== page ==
Wednesday, 4 November 2015

Big Battle DBA 3.0 (part 2 of 3)

Positioning of Troops.
To better illustrate the change in game style the following series of photos will best show the difference between the two versions. Here the Middle Imperial Romans (Western) are used as an example of an army deployment with a mix of cavalry and infantry. DBA 2.2 required that commands be positioned within 600 paces (6”) of their own base edge and though you could change the composition of a command the smallest must have no less than 6 elements.

DBA 2.2

Note: the string marks the center line of an 80 x 160 cm game board.

The distribution of troop types into three commands followed a tried and true recipe; one large central command with a supporting wing and a smaller mobile command positioned on the opposite flank. To maintain a steady advance to engage the enemy, commands generally moved forward as a group two deep or with columns formed up on the flanks. On average this process took three or four bounds to reach the centre line and engage the enemy if your opponent was like–minded. 

With the distance between opposing battle lines and the shorter movement armies usually took the opportunity to readjust their units before coming to grips with one another. As battle lines could extend to the side edges hampering any turning movement the game settle down to a long slugging match. Two or more hours later you reached a concluding end.   

DBA 3.0
Two noticeable changes with DBA 3.0 are the enlargement of the deployment area allowing troops to be positioned 3BW of the centre line and which troop types could be positioned on the flanks, up to 2BW of the side edge. This new deployment area meant close combat was possible with “fast” or mounted troops within the first turn. The new deployment and increased move distance now accelerated the game, such that a re-thinking of deployment was in order. First solution was to create deeper formations.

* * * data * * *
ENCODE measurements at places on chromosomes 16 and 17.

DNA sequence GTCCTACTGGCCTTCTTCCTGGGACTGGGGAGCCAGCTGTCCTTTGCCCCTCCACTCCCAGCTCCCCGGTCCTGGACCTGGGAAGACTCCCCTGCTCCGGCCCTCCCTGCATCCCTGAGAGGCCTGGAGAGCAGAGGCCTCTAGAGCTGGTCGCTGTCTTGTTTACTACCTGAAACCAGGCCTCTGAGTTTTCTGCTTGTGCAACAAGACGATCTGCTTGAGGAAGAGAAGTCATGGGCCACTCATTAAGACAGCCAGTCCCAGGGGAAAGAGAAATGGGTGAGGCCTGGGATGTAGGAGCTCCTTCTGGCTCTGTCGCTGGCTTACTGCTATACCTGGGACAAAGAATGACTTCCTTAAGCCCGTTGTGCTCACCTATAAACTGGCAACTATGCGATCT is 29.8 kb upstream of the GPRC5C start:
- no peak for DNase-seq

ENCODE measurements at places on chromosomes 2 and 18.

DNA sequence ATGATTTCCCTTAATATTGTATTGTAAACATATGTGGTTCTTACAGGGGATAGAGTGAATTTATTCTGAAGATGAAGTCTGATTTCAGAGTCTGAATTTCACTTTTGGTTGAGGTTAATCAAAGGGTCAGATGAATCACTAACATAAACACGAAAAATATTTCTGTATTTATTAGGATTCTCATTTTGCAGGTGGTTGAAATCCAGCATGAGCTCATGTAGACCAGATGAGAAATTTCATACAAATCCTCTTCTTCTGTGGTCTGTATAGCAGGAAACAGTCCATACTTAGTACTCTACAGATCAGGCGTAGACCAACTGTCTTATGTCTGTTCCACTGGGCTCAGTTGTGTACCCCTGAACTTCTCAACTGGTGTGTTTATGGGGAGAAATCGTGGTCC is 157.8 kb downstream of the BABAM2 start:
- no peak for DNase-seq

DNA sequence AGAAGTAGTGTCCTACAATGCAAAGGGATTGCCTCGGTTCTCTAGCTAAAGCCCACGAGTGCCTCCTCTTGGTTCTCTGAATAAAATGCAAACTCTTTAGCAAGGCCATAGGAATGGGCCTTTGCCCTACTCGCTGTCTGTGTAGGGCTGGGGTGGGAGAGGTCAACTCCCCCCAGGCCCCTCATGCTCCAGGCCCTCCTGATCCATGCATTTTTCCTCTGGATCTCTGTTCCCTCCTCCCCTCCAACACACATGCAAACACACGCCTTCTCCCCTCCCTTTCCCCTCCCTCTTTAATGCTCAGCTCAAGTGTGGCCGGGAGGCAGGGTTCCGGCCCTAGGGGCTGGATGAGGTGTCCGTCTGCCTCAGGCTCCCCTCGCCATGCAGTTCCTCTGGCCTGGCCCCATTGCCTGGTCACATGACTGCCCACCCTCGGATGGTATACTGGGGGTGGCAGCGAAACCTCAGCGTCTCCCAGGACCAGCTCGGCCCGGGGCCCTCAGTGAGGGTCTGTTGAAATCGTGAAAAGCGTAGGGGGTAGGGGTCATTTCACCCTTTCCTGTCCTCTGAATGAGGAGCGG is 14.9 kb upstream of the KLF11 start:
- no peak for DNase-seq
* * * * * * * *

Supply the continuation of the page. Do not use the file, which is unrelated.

The Middle Imperial Roman army strength lay with its core of “solid” infantry (Bd, Ax) and a respectable selection of cavalry (Kn, Cv and LH). The revised army lists now allow an increase in cavalry and artillery are now an option. From the large number of games against historical opponents and these are Picts, Caledones, Marcomanni, Quadi, Carpi, Sarmatae, Moors, Parthia, Armenia, Arabo-Aramean, Pre-Islamic Arabs, and Sassanid I have developed a balance of troop types within each command and their role when fighting any of the above enemies.

These early battles with the Middle Imperial Romans, I organized two relatively equal sized commands and a smaller command comprising the majority of the army’s cavalry. This worked well with the older version, but less so with 3.0. The smaller command was usually mauled and demoralized in short order and the supporting wing would follow shortly thereafter. This was due to the rapid movement of the enemy to counter my threats or underestimating some of the changes to close combat, such as side support and rear support for LH.

These minor setbacks prompted me to reassess the usefulness of maintaining a mobile command. Some of the most compelling changes were multiple move possibilities by Light Horse and Psiloi; the latter by reaching difficult ground on their subsequent move. If Psiloi were used these were placed on the flanks while the LH were collected as a central reserve. This change meant the legions supported by auxilia would open the battle while the cavalry would engage the enemy a few bounds later. 

Part three will cover specific tactics I found useful against the “barbarians”.

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